The biotech group has fallen on hard times recently, down some 15 percent since Hillary Clinton's infamous tweet regarding pharmaceutical price gouging. And while the group did rebound on Wednesday, Jim Cramer has seen a number of companies that have had the unfortunate timing to come public amid the negative backdrop.
"So I have to wonder, is this market giving you an incredible opportunity to pick up high-quality biotech stocks at prices that are much lower than where they would be trading, if not for all of the headline risk from this political firestorm over drug pricing?" the "Mad Money" host asked.
That is why Cramer decided to dig into three biotech companies that have come public in the past week, to help investors figure out what IPOs are real opportunities and which ones are junk.
Novocure was the first company on Cramer's list. It is a $1.5 billion biotech, with a revolutionary approach to treating cancer. Unfortunately, it came public on Friday and sank almost 17 percent below its IPO price after the first day of trading.
Cramer thinks that is crazy.
When he dug into the fundamentals, it became obvious to Cramer that this company has more going for it than many other public biotechs. The company isn't another development stage biotech with no products coming to market.
It has also invented a proprietary cancer therapy called Tumor Treading Fields, to use alternating electric fields in order to disrupt key molecules inside cancer cells. It aims to make it more difficult for those cells to replicate.
However, Cramer spotted the real business opportunity for Novocure as treating patients with glioblastoma multiforme, or GBM, with its first Tumor Treating Fields device, called Optune. On Tuesday, Optune received FDA approval for treating that stage of the disease.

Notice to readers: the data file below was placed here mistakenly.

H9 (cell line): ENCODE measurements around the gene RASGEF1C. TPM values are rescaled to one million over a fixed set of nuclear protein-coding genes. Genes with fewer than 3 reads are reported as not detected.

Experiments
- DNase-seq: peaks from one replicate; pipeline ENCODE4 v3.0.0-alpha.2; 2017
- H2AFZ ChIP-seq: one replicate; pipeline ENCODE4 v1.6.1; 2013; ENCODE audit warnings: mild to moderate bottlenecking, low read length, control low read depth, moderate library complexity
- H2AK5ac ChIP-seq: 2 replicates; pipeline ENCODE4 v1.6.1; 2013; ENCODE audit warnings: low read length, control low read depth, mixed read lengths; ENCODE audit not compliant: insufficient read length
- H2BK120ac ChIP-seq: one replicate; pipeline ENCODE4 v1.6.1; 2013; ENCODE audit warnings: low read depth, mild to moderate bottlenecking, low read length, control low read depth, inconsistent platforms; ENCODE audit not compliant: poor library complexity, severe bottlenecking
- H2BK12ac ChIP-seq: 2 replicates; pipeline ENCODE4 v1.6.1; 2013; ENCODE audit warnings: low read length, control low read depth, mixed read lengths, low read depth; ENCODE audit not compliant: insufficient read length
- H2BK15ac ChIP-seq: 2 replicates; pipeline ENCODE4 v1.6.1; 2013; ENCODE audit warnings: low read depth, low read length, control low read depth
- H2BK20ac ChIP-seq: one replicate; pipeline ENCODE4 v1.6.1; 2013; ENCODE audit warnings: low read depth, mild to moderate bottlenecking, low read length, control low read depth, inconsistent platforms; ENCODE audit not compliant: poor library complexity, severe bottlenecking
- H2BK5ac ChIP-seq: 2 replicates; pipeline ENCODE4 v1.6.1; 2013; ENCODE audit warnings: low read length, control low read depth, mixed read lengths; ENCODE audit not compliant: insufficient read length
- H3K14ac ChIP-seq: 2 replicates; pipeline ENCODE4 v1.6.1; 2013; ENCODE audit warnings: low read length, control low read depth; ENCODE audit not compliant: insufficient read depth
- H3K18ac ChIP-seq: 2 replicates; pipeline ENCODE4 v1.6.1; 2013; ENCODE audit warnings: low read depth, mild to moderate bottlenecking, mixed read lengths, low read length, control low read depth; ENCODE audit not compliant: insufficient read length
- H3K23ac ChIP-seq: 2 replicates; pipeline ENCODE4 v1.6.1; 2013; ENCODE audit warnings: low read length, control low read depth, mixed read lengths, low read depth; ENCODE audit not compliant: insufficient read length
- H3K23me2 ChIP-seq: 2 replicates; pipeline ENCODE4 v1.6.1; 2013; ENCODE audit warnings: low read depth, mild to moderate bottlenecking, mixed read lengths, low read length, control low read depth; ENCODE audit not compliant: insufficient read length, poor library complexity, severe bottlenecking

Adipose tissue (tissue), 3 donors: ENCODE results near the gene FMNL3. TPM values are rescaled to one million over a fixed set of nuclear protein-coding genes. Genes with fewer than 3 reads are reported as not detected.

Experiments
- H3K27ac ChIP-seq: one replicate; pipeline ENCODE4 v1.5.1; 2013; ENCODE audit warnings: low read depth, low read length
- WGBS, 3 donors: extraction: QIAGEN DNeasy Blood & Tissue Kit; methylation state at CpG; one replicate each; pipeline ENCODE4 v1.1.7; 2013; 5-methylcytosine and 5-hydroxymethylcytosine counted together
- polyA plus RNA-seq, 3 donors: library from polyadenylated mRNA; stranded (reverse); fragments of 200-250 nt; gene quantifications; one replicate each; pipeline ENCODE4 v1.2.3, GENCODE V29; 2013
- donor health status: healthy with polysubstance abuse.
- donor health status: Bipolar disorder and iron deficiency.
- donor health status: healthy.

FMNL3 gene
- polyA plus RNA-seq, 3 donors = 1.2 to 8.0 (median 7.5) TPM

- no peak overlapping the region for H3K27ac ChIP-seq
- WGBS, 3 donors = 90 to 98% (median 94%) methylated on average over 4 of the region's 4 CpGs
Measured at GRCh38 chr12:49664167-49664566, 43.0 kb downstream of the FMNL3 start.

"This is exactly the kind of recent biotech IPO that I think is worth betting on, and the fact that Novocure is down nearly 19 percent from where it came public last Friday only makes that opportunity more attractive," Cramer said.
Still, he was skeptical of the two other biotech IPOs he researched. Edge Therapeutics came public last Thursday, and spiked 17 percent on its first day of trading. However, when Cramer took a closer look, he found that most of its pipeline is still in a very early stage.
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In fact, the company's lead drug still has yet to move into Phase 3 trials. Edge's stock is dependent on the success of those trials, so Cramer expects that the stock will be very volatile given that there aren't many catalysts for it until the middle of next year.
"In a different market, I might be willing to give this stock my blessing, but in this environment, I think Edge Therapeutics is just too chancy," Cramer added.
Next up was Aclaris Therapeutics, which Cramer also found to be too risky for his taste. This is a tiny company developing novel treatments for skin diseases. And while the company has plenty of projects in the works, they are only just entering Phase 1 trials.
So while its drug could ultimately be worth something, Cramer had to deem it as another risky one-drug wonder. He was also concerned with how fast Aclaris is burning through cash, as they may need to raise more money.
"The monster sell-off in biotech might be creating some opportunities in the space, especially among the newly public companies that have IPO'd right into the teeth of the carnage. However, you have to be careful, because not all of these fresh-faced biotechs are worth owning," Cramer said. (Tweet this)